Between 1970 and 1975 one might argue that there is a gradual ascendance in the social status of Elena Ceausescu from a mere appearance in the background to an important social figure who contributes to the implementation of a future cult of personality.

With 1979 her cult of personality received a concrete manifestation in Romanian media and completely established itself in the next years. The period between 1975 and 1979 does not constitute the object of my analysis because after a careful examination one might draw the conclusion that this period is a stagnation in her ascendance, and no really important events occur in what regards this analysis.
Starting with 1979 every political and national celebration was a great opportunity to extol the Party and its leaders. Moreover, it is during this period that Elena’s important role for the country manifested in various ways, congresses, conferences national celebrations. To stress even more the importance of this period one should mention the fact that before 1979, Elena’s birthdays passed without any mention in the Romanian mass-media.

The Pre-cult of the Personality of Elena Ceausescu

In early 1970 Elena Ceausescu had little public image, if any, as compared to her husband, Nicolae Ceausescu. As promoted by the newspaper Scinteia, she remained in the shadow of her husband. In the first half of the year 1970 Elena Ceausescu appeared only once, when meeting the American astronauts with their wives, at the airport.  (5)  In the beginning she accompanied her husband on different visits having thus a mere entertaining role and being simply mentioned as “his wife,” in the headlines. Yet, there was no visual representation in the newspaper, either on the 6th of January, or on the 1st of May 1970.  (6)  In fact, the Labor’s day did not promote the image of either the former leader, or his wife. Thus, one might conclude that at that time, the stress was not so much on the individual, but on the event, and society.
For example, the big red title of the first page was “Long live the 1st of May, Day of International Solidarity of Those Who Work,”  (7)  and on the third page, “Labor Transforms People, People Transform Labor.”  (8)  They celebrated the country and the labor force. After those scarce presence, she would disappear from the paper for long periods of time, the focus being exclusively on Nicolae Ceausescu’s activities. And even when she did appear she was presented in the background.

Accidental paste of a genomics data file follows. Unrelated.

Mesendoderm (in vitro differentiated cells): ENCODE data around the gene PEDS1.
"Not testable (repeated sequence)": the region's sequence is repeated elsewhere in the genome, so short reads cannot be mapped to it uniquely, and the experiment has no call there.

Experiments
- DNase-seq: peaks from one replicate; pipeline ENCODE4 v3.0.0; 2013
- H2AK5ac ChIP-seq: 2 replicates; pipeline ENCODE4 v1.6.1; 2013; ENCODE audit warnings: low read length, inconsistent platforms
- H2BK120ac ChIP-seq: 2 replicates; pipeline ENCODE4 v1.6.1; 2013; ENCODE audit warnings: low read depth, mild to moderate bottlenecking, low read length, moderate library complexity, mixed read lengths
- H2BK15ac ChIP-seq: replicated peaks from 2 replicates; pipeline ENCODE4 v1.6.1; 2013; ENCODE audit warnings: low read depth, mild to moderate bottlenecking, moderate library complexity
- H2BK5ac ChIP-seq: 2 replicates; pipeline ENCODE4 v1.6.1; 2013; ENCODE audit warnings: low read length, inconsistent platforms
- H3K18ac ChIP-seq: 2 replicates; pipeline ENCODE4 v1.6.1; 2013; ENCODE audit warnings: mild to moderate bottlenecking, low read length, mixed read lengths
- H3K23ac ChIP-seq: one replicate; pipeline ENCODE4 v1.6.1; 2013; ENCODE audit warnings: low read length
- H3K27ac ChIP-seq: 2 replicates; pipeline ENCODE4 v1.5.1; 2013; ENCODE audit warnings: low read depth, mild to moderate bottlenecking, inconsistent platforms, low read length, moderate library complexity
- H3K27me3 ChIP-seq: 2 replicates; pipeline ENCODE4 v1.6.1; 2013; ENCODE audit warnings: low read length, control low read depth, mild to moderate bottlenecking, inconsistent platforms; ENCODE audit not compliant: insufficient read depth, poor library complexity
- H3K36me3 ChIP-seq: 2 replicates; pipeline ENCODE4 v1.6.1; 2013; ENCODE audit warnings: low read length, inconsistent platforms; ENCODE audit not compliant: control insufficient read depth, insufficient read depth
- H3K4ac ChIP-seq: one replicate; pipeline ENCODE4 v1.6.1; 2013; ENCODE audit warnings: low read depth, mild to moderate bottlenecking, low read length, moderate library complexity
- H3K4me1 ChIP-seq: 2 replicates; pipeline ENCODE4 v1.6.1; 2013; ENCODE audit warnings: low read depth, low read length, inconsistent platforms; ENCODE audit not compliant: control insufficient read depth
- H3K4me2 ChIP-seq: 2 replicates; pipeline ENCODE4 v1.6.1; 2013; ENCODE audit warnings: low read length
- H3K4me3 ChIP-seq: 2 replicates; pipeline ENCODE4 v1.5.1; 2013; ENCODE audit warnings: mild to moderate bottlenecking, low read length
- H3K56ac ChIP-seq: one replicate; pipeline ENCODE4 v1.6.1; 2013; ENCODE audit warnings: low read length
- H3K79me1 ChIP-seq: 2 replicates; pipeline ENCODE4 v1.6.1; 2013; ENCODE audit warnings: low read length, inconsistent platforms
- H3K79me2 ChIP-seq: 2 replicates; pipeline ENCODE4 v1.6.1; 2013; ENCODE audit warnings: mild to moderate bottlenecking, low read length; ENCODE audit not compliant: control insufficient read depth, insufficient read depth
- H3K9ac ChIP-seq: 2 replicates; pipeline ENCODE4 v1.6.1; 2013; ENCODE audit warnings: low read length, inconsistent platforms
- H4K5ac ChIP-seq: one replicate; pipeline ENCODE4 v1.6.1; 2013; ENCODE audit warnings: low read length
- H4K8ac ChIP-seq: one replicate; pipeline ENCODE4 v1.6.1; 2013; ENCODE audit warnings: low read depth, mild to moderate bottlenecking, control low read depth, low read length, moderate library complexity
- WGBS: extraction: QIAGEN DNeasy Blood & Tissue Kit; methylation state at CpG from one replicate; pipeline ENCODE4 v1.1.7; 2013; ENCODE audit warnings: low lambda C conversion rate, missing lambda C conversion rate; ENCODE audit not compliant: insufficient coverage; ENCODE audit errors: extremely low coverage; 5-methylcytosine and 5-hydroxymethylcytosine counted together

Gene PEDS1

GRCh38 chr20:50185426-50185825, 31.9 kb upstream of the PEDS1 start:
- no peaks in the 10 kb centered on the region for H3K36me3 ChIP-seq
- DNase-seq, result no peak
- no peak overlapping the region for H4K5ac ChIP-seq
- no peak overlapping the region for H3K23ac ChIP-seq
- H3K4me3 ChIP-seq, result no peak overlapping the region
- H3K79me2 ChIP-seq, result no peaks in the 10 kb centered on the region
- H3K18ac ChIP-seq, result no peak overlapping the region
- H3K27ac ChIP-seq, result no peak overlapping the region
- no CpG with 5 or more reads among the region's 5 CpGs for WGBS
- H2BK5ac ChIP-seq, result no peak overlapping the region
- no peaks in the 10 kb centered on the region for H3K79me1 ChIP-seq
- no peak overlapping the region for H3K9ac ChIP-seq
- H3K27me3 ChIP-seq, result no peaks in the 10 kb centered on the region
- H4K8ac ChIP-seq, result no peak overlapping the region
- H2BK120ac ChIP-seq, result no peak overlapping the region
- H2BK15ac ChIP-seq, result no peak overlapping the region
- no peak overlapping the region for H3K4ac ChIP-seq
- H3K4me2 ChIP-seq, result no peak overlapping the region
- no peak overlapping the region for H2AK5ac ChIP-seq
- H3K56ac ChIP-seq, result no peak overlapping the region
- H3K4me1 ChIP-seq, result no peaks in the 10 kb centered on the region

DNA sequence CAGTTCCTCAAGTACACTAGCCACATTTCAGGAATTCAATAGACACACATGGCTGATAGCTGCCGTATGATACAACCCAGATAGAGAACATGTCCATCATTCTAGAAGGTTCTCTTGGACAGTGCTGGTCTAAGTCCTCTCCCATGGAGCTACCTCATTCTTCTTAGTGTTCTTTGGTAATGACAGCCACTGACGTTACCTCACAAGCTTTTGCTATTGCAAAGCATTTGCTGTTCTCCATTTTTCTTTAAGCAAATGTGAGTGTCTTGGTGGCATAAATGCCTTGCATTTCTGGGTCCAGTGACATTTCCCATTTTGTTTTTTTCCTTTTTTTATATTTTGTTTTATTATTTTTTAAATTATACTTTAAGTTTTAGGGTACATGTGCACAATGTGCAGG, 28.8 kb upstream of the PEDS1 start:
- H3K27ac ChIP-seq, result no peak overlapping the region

Some scholars argue that the visit to China from the 2nd of June up to 25th, 1971,  (9)  had a major influence on Elena’s future ambitions to become a prominent figure in her country’s politics. Scholars such as Gail Kligman, Mary F. Fisher, or V. Tismaneanu referred in their books and articles to the cult of Elena Ceausescu both as a prominent public figure, and a paternalistic image. This visit greatly influenced them because among the communist countries it was only in China that the cult of personality took huge proportions. Therefore, this had a great impact on Elena’s future ambitions to become a prominent figure in her country’s politics, imitating Mao’s wife, in politics, media, science, and arts. Mark Almond suggested that “if Elena wished to be a great scientist, Jiang Qing was already a great actress and the messenger of comrade Mao on most issues.” (10)  Thus, her presence gained increasing importance from 1971, when she accompanied her husband on most public occasions, such as visits in different towns, and work sites in the country, to the military parade and public demonstrations, but mostly abroad.
In July 19, 1972, at the National Conference of the Romanian Communist Party, Elena Ceausescu was elected to full membership in the Central Committee, and from that moment on, she was nominated many other important titles. (11)  For example, in 1973 she became a member of the Party’s Executive Committee, on the 12th of April, 1975, she was awarded Doctor Honoris Causa, by the Feminine University of Manila, on the 15th of April, the same year, the highest Jordanian distinction, on the 2nd of December they were both awarded the title Doctor Honoris Causa by the university of Teheran. (12)